2 unidentified thrust bearings in the 36 catalog, listed as M41 thrust bearings in the 41 catalog

   I have no info re' your other questions...Bud..



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There is a set on E-bay--listed for the 31 Plymouth PA ---not very cheap ---but they have it listed ---Allan

Wow, I can make them far cheaper than that! And they call them selves Car Parts Discount! Huh!


It looks like the locking pins are parallel sided. Does it matter which way I knock them out - to front or back?

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Wow, I can make them far cheaper than that! And they call them selves Car Parts Discount! Huh!


It looks like the locking pins are parallel sided. Does it matter which way I knock them out - to front or back?

I believe those pins are tapered if I remember correctly when I rebuilt mine in my '31 DB. Look very closely at each side of the pin. One side should be smaller.

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OK, I have taken it apart. There was a surprise!


I pushed the pin out with this rig:



Pin removes to rear, the right in the photo. A few copper faced hammer taps on the pin on the left, once tightened, released the pin. This is an el-cheapo bearing puller set.


The king pin came out easily, downwards. It is in reasonable re-usable condition and is 0.749" dia. and 6.25" long, as Bud stated above. The thrust bearing was the surprise. I have not seen one like this before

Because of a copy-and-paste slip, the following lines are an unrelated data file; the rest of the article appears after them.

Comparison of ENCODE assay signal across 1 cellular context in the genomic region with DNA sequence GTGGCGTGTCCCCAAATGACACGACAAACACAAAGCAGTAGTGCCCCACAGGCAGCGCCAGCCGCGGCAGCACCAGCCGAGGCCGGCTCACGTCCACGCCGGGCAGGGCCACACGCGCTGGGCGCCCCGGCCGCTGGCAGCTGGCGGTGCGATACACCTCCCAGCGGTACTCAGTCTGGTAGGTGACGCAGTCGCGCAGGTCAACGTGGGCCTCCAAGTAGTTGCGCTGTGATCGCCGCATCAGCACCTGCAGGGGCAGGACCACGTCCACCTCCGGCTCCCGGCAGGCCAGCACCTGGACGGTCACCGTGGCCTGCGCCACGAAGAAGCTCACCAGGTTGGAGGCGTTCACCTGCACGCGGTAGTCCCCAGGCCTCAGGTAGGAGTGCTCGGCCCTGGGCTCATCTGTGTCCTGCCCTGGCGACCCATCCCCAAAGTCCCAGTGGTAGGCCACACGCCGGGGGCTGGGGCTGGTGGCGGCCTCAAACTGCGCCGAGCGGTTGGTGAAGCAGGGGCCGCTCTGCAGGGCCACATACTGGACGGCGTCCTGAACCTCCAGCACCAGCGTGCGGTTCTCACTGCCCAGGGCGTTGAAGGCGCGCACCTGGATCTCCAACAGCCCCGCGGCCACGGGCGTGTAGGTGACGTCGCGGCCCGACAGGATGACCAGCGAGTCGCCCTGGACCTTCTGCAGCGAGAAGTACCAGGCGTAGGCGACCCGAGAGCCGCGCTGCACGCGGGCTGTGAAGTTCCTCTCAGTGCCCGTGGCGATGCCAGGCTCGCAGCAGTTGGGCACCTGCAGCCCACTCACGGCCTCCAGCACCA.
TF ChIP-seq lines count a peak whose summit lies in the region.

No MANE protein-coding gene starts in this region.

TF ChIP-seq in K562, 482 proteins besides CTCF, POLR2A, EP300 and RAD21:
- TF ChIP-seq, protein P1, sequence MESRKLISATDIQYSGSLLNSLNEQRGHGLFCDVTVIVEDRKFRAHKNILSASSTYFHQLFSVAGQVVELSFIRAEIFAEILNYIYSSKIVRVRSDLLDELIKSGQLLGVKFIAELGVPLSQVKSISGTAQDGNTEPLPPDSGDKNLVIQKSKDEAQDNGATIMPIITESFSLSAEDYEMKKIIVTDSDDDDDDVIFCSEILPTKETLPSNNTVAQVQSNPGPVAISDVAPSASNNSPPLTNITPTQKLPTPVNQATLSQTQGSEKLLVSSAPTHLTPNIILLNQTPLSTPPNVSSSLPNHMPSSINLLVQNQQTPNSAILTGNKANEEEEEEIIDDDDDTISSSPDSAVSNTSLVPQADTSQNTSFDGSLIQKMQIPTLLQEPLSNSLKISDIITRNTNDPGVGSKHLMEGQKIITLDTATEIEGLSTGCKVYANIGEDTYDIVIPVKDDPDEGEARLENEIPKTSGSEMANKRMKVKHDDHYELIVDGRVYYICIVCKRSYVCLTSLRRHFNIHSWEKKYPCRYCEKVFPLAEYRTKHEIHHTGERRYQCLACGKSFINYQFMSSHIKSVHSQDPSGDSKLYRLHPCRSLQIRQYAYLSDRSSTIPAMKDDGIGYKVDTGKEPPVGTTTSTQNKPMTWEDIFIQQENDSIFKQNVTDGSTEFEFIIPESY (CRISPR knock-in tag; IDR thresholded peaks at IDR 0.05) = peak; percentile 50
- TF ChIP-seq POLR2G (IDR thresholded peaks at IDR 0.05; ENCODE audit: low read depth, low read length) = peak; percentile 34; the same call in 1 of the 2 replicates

A pin in the axle yoke locks in the top of the bearing and a ridge on the steering knuckle locks in the slot on the bottom.


The Plymouth PA and PB set listed on ebay do not have the locating holes, nor do any others I can see on ebay. Two part numbers are listed, one for export and one for domestic. I wonder if this is the export version?


I assume I can just remove the pin and ridge on the axle and knuckle and use an ordinary thrust bearing?


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Spinneyhill your king pins appear to be very similar to my 29 Chrysler.Very complicated way to remove the cotter pin , normally a hammer and punch will shift them.My thrust bearings are the same, they cleaned up and feel good so will be re used, I bought bronze bushes from the local bearing suppliers, drilled the hole and used the die grinder to make a small spiral groove for the grease. Intending to make my own king pins, can source some 7/8 chromed medium tensile shaft, but not sure if this is suitable, what do you think?